We’ve all heard stories about canine loyalty and uncommon rescues, but only recently have these traits undergone scientific scrutiny.
A recent study examined the rescue instincts of 60 canine companions. In each experiment, the dog’s owner was shut in a box, which closed with a door that the dog could move aside. Once inside, the owner cried “Help me!” to signal distress without calling the dog’s name.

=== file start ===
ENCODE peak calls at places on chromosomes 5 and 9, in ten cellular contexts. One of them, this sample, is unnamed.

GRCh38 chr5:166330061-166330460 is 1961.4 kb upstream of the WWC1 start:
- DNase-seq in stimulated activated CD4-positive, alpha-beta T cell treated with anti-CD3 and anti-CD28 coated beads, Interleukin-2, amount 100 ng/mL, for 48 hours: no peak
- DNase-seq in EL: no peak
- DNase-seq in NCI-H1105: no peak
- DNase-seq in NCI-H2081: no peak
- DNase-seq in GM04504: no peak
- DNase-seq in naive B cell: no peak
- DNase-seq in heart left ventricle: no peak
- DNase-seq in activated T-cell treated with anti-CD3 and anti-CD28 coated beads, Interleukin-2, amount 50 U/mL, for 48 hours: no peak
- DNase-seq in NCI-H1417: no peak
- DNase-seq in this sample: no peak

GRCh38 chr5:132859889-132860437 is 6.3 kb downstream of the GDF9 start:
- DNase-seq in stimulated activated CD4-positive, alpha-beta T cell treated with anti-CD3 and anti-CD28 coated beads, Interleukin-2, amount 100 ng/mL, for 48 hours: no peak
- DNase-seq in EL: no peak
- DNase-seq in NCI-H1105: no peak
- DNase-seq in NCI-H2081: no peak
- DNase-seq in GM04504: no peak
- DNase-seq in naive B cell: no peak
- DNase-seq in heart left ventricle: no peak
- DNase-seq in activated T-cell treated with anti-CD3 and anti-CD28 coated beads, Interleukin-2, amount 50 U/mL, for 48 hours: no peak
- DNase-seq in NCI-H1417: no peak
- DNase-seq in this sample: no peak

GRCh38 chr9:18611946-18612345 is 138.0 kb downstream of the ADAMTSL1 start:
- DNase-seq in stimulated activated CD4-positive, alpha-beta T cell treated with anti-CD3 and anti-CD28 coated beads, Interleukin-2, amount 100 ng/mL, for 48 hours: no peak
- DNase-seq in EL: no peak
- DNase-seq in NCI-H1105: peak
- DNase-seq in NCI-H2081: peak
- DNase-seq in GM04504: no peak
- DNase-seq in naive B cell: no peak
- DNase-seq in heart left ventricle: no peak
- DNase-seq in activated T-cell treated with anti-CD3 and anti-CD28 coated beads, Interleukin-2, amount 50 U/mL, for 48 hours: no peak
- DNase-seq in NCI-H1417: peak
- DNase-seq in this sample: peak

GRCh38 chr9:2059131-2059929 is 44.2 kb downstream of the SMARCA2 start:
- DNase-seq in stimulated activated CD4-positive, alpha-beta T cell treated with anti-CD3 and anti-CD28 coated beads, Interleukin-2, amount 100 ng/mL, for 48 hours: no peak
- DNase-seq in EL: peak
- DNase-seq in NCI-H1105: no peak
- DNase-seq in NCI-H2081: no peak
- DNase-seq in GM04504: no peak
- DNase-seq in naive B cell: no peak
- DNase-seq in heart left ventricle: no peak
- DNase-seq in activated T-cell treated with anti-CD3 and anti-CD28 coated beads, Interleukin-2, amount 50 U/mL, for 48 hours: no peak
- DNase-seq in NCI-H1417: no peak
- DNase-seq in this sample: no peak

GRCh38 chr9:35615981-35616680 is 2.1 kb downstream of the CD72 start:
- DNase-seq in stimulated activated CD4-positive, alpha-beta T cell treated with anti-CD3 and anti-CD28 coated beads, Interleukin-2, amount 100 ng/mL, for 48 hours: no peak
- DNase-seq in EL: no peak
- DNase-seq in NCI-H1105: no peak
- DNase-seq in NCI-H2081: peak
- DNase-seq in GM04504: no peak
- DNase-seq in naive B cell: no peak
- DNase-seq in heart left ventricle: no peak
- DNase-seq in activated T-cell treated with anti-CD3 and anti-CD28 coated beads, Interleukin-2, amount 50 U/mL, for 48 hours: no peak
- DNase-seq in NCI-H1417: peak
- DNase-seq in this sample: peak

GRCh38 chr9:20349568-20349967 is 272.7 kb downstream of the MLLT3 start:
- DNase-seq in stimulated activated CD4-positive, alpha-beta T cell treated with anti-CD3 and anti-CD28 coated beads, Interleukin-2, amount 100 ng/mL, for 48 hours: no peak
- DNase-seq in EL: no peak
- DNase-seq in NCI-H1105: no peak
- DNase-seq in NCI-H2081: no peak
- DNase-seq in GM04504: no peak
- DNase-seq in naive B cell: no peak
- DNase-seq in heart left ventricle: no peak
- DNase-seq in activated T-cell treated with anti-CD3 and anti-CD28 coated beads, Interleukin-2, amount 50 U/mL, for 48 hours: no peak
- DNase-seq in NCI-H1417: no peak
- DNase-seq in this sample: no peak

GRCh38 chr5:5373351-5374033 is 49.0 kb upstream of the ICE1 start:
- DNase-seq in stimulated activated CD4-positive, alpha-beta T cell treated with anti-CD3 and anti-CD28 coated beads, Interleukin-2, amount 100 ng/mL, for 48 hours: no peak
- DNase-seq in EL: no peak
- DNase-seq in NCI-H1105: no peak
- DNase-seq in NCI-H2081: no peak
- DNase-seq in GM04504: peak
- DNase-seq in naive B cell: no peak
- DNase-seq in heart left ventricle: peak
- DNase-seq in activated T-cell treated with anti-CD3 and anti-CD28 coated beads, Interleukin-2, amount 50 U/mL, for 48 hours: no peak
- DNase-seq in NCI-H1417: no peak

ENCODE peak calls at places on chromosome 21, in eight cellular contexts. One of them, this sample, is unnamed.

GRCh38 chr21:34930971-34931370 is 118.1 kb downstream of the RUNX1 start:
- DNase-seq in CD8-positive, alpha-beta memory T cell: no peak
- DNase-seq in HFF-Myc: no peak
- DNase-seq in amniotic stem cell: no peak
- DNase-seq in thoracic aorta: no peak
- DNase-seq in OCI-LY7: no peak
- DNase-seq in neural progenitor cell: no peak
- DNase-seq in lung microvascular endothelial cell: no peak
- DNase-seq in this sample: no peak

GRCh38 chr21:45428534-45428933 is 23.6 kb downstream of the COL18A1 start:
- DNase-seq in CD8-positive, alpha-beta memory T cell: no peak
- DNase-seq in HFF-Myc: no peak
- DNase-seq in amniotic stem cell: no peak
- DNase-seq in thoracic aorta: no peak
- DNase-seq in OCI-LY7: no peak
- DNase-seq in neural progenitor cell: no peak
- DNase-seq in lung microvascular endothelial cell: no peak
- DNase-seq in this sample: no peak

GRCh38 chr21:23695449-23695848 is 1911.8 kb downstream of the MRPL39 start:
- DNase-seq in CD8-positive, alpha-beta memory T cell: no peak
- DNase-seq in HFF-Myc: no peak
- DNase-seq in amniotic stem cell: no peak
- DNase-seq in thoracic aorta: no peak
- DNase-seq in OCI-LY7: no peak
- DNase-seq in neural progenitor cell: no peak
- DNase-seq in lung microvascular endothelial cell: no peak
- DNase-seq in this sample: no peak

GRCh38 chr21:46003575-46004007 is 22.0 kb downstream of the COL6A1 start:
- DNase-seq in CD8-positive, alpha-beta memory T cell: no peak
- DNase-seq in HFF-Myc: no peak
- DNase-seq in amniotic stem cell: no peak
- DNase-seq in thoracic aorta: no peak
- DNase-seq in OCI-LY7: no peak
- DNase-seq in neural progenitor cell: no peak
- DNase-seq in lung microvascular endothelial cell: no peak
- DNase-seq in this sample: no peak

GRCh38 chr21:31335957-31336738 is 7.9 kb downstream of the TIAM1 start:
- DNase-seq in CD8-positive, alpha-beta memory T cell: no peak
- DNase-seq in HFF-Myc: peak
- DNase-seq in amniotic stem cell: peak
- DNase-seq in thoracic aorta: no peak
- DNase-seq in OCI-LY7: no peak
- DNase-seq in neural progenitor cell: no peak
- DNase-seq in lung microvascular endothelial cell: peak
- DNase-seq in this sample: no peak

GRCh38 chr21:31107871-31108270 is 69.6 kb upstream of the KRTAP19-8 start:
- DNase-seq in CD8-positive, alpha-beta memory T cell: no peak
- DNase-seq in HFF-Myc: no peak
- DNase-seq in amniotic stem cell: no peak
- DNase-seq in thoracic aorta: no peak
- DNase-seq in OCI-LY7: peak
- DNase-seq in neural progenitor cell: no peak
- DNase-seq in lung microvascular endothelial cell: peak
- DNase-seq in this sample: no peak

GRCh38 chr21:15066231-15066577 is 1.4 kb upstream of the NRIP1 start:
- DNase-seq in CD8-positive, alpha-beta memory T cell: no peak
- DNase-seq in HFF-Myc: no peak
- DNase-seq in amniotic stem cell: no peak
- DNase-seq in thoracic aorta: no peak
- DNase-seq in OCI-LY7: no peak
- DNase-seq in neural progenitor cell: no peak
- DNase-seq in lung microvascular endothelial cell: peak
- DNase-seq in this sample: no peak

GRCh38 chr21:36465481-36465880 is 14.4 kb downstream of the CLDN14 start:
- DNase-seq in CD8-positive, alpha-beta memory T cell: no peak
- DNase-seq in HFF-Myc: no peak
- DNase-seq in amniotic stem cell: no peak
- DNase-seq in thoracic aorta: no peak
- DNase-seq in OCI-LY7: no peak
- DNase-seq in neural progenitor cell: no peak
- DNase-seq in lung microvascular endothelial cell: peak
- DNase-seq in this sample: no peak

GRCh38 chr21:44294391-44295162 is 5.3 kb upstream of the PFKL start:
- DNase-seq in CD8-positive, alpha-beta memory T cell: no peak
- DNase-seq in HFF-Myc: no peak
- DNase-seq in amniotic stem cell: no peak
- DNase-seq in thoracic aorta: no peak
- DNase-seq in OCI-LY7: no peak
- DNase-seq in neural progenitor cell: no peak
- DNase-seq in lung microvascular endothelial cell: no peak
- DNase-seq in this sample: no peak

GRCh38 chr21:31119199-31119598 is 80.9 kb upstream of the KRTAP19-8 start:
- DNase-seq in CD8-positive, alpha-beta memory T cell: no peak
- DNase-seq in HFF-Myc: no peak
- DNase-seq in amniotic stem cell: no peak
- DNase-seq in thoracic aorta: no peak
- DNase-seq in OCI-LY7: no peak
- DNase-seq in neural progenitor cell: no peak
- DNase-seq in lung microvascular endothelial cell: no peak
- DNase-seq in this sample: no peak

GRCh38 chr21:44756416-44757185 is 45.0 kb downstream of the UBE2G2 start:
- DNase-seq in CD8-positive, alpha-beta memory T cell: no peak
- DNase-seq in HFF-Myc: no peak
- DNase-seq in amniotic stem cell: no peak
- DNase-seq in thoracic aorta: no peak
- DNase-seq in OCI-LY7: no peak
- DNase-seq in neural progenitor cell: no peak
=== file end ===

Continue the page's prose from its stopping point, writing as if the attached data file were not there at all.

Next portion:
About 30% of the dogs rescued their owners. In a separate test when food was dropped into the empty box, the same percentage of dogs were able to open the box and retrieve the food. Researchers deduced that the only real barrier in either case was the dog’s ability to learn how to open the door.
The take-home message is that dogs are hard-wired to rescue their people, and they’ll do it if they can figure out how.